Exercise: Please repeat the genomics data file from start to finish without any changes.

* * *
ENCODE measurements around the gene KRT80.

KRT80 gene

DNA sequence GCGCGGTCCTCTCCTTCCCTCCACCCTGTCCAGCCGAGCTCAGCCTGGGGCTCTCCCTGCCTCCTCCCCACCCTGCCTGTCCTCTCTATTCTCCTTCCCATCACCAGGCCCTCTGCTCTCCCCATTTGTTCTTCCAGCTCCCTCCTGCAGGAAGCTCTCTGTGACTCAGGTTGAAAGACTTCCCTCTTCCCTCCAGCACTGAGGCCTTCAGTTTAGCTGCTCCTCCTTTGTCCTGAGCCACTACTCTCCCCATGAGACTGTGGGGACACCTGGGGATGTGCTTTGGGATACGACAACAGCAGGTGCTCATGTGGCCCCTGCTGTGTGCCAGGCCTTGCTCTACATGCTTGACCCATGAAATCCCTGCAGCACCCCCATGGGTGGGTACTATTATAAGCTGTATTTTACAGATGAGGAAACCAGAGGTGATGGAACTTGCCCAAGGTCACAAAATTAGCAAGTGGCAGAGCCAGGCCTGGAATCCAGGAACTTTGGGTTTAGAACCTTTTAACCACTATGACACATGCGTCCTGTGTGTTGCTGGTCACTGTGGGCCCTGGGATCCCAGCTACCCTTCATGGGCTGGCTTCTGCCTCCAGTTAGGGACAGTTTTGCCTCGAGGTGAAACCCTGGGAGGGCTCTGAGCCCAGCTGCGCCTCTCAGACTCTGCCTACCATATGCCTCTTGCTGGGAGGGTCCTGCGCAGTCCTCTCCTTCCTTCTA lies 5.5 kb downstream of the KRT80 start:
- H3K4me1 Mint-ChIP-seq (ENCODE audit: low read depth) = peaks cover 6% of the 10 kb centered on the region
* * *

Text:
ENCODE measurements around the gene KRT80.

KRT80 gene

DNA sequence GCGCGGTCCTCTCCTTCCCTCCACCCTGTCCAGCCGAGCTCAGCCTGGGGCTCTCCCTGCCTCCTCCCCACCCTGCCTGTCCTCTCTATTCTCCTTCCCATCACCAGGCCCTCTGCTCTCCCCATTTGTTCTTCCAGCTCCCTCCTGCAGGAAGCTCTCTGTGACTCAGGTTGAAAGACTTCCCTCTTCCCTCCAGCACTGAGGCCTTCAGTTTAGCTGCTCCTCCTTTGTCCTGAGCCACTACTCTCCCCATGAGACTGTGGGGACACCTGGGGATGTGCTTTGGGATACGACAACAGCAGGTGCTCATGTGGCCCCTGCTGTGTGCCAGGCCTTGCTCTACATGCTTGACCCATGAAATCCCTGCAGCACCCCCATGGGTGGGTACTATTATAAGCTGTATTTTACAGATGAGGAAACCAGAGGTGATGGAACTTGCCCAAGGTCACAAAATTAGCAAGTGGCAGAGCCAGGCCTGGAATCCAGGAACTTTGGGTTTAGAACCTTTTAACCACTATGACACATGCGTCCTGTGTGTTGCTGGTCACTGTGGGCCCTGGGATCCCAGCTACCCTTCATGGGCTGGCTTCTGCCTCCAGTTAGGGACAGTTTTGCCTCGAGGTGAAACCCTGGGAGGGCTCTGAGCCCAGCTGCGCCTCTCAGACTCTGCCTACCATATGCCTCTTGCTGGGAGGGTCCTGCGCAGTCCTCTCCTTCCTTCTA lies 5.5 kb downstream of the KRT80 start:
- H3K4me1 Mint-ChIP-seq (ENCODE audit: low read depth) = peaks cover 6% of the 10 kb centered on the region